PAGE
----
Gypsum. Plaster of Paris.
A VERY useful; remedy of, often, severe conditions, but not too well proved, or known. One of the indications on which one has prescribed it with success is, when the case works out almost equally to Sulphur and Calcarea;some of the important symptoms making appeal for the one remedy, some for the other, and one suddenly realizes that there is a drug Calcarea sulph., which fills the picture.
Calcarea sulph. was one of Schuessler’s Twelve Tissue Remedies. But Clarke tells us that, in his last edition, schuessler discarded it because it was not an actual constituent of the tissues, and that he distributed its functions between Silica and Natrum phos. Our indispensable Calcarea carb. shares the same banishment, probably for the same reason, that it is not met with, as such, in the tissues of the body. Just as if the body could not take what it needs from other combinations, breaking down and reconstructing, in a manner which not even a biochemist can emulate.
Schuessler’s calcium salts are, or were, three: Calcarea sulph., Calcarea phos. and Calcarea fluor. It is interesting to observe that they all affect the tongue, but in different ways. In Calcarea fluor. the tongue is, typically, cracked and indurated. In Calcarea phos. it is flabby, looks like a layer of dried clay, with the Calcarea sulph. essential yellow coating at the base. It may even be inflamed and suppurating- the taste sour, soapy, acrid.
THE PRESENCE OF PUS WITH A VENT is, we are told, the general indications for Calc sulph.
This drug greatly resembles Hepar, which it follows, “taking up the case when the latter ceases to act.” But, surely, one should be able to diagnose between them,. so as to be actually on the spot from the first, and save time.
The two drugs are alike in being combinations of Calcium and sulphur, but the one, hepar, is to some extent an animal product, being, according to Hahnemann’s precise directions, “A mixture of equal parts of finely powdered oysters shells and quite pure flowers of sulphur,. kept for then minutes at the white heat, and stored up in well corked bottles.”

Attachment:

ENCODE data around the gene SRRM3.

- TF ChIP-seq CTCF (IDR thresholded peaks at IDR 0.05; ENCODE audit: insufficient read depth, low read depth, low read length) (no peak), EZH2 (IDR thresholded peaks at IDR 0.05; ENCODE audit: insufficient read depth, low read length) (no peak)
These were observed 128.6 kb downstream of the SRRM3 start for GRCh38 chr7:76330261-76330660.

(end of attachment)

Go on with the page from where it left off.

Farrington calls Hepar” an impure calcium sulphide.” Hew say it is a valuable addition to the powers of lime and sulphur, used separately. It possess many similarities and marked differences from its components.
Not let us try to compare and to differentiate between Calcarea sulph. and Hepar sulphuris calcareum.
Both are intensely sensitive to droughts and to touch: but one great distinction between them is, that Hepar is very sensitive to DRY cold, and better and damp weather; whereas Calcarea sulph. is worse in WET cold weather. Hepar is also intensely sensitive mentally angry at the least trifle, and almost murderous in its rage.
Both have unhealthy skins that “will not heal”; while, with Hepar, every little hurt festers.
Cold foul footsweats are a feature of Hepar, while calc, sulph. has, characteristically, the burning soles of Sulphur. And Calcarea sulph. has also the Sulphur intolerance or clothing. Like Camph. it throws the covers off when cold; while Hepar, though it can scarcely bear a wound to be covered, because of its extreme intolerance of touch and pressure, yet must be wrapped up warmly at the time, and cannot endure the least uncovering.
The pains of Hepar, again, are very distinctive; of a sticking, splinTer-like character (Acid nitricum)
No drug will do equally well for another-curatively, while several may be more or less palliative, which is quite another matter.
DR. OSCAR HANSON (Copenhagen) has a good deal to say in regard to Calcarea sulph. Valuable in suppurations, when the abscess is perforated, or after incision, and the pus is yellow and thick. Suppurations of the tonsils. Abscesses of the cornea. Suppurating wounds. Suppurating processes in the lungs. Deeper- acting than Hepar sulph; acts after that remedy ceases to have effect..Much recommended by Dr. H. Siemson, of Copenhagen, in fibroma and myoma uteri, inoperable and with very offensive haemorrhage. Also impetiginous eczema (crusta lactea) and torpid glandular swellings.”I have found it very valuable” (Hanson says)” in dry eczema in children.”
NASH says this remedy (Calcarea sulphurica) is not well understood as yet, but acts much along the lines of Hepar sulph., so far as we do know. He tells of a case where there was great pain in the kidneys for a day and a night. Then there was a great discharge of pus in the urine, for several days, which weakened the patient very fast. A specialist had examined the urine a short time before and pronounced the case Bright’s disease. Calcarea sulph. 12, and under its action she immediately improved and made a very rapid and permanent recovery. He says that he had since found it a good remedy in profuse suppurations in different kinds of cases.